TROY - Renowned Civil Rights activist and speaker Juanita Jones Abernathy urged young people to stand up against injustice during Friday night’s opening session of the Leadership Conference Celebrating African American History Month at Troy University.
During the keynote address, Abernathy said America has come a long way, but has a long way to go. She urged today’s young people to become leaders.
“You all as young people see the injustices in America today, and you can make a difference if you stand up so that you are counted,” Abernathy said. “Because things are not like they should be.”
The annual Leadership Conference is co-sponsored by the University and the City of Troy and seeks to promote dialogue that fosters multicultural collaboration and equip diverse leaders with the tools to better serve their organizations and communities. This year’s theme is "Remembering our Origins, Opportunities, Truth and Spirituality."
As the widow of the Rev. Dr. Ralph David Abernathy, Martin Luther King Jr.'s closest associate, Juanita Abernathy became pivotally involved in the Civil Rights Movement from the inception of the Montgomery Bus Boycott. For much of her life, her work has taken her worldwide for the cause of justice and equality for all people.
“I tell young people all the time, it was not one person, not two. We had a movement of many, many people, and that movement changed America,” Abernathy said. “Alabama saved America from herself. Think about all of the things that Alabama did to make America the county that she is.”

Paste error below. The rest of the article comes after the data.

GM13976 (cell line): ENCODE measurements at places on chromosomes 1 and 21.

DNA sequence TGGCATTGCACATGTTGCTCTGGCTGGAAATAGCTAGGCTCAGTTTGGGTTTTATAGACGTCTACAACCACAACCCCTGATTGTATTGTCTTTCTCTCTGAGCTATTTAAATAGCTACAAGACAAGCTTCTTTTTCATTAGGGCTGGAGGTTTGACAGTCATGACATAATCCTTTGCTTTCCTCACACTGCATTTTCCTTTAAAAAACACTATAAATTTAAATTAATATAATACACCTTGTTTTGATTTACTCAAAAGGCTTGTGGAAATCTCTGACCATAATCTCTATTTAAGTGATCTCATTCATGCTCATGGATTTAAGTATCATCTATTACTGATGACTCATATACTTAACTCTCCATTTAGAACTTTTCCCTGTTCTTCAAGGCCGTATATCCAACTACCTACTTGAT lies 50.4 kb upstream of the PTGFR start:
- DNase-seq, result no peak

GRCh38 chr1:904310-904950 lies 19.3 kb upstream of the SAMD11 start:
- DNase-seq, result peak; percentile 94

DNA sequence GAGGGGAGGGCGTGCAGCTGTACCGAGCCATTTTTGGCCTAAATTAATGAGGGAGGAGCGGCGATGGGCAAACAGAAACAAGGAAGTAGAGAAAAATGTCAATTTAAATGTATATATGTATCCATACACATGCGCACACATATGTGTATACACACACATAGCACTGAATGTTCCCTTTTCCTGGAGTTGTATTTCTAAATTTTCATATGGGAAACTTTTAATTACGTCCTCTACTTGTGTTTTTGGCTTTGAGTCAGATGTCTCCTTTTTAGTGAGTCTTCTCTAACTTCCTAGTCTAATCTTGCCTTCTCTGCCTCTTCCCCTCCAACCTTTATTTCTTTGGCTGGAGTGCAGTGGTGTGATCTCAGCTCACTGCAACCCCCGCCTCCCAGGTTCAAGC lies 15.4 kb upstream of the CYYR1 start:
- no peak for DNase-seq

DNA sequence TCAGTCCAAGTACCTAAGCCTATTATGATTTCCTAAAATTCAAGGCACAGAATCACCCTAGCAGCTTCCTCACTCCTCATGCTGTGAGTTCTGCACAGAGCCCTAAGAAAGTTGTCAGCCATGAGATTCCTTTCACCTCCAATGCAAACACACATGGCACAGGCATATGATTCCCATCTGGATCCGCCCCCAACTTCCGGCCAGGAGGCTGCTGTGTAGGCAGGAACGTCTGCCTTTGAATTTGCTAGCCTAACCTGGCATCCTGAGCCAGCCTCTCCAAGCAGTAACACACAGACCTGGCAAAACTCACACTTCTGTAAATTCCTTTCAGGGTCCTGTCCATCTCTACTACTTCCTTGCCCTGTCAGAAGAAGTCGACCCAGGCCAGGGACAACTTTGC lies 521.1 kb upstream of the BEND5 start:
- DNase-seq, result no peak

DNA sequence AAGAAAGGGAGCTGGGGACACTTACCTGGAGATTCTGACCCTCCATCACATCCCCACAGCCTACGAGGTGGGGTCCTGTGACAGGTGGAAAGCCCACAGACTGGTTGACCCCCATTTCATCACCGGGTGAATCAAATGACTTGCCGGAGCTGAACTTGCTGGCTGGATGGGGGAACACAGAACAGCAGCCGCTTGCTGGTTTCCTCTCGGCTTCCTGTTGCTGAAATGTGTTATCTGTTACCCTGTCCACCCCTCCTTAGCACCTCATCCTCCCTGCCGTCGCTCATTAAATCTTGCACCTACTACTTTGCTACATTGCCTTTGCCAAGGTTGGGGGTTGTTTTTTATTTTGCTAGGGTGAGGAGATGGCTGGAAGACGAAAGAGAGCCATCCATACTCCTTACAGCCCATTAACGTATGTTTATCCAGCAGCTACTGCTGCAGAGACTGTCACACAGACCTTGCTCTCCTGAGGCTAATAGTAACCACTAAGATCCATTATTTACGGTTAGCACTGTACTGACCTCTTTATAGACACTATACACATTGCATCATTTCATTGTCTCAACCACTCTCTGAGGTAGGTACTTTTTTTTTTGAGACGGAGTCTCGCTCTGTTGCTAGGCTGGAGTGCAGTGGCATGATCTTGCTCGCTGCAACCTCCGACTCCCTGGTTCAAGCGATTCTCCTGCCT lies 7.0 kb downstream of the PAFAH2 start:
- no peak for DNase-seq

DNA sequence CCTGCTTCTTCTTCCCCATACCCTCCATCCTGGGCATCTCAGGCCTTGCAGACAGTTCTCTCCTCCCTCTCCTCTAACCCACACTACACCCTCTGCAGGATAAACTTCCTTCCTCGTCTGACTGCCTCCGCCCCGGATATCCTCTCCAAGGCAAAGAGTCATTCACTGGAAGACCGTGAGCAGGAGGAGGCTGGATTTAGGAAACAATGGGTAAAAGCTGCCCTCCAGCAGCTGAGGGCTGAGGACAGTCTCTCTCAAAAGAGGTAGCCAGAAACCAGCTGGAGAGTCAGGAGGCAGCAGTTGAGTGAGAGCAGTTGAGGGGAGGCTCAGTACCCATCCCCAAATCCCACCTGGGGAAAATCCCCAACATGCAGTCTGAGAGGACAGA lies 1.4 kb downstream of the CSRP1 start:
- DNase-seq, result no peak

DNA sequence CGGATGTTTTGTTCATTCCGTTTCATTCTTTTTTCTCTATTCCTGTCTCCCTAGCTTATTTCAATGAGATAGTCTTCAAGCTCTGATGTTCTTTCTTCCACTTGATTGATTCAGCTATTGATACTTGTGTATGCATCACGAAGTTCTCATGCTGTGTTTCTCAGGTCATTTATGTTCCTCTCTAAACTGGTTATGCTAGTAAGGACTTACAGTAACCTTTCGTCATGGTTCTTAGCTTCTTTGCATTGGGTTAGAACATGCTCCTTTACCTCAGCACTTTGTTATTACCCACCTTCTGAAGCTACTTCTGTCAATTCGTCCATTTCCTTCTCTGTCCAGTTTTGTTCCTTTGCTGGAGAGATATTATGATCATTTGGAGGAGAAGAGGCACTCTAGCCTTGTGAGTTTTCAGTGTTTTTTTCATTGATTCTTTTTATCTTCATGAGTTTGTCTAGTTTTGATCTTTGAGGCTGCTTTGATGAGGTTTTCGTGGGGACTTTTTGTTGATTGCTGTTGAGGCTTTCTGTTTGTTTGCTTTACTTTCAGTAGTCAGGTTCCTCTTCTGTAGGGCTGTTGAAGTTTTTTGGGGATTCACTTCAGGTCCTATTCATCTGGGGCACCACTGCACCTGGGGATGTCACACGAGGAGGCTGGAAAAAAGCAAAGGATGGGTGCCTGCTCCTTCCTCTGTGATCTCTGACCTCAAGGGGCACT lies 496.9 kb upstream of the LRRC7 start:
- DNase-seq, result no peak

But the movement didn’t stop in Alabama. Abernathy recalled taking the fight for justice and civil rights all across the nation.
“We didn’t stop with the South,” she said. “We went on everywhere because America had to become the America that she was supposed to become.”
She urged people to continue to fight for change, especially by voting.
“You might think that your vote doesn’t count. But what would happen if a thousand people thought like that? You need to register and you need to vote,” Abernathy said. “Your vote runs this country. Your legislators may not tell you, but what you say in the ballot box determines what they do in Washington, and you need not ever forget it. You are important.”
A native of Uniontown, Ala., Abernathy earned a bachelor degree in business education from Tennessee State University and taught business education at Monroe County High School and Tuskegee Institute High School before marrying the Rev. Abernathy in 1952, who had become pastor of First Baptist Church of Montgomery, dean of men at Alabama State University, professor of sociology and the first black radio show host in Montgomery. Abernathy is credited with writing the business plan for the Bus Boycott.
Abernathy has been a top national sales director for Mary Kay Cosmetics, helping empower women by helping them gain financial independence, establish credit in their own names and secure business loans. She has served on the boards of Atlanta's Fulton County Development Authority, the Department of Children and Family Services, and for the past 15 years, on the Metropolitan Atlanta Rapid Transit Authority.
The Leadership Conference continues on Saturday at the Troy Campus with plenary sessions for both students and adults and a closing keynote address by acclaimed actor, dancer and director Jasmine Guy.
For more information, visit http://www.troy.edu/leadershipconference/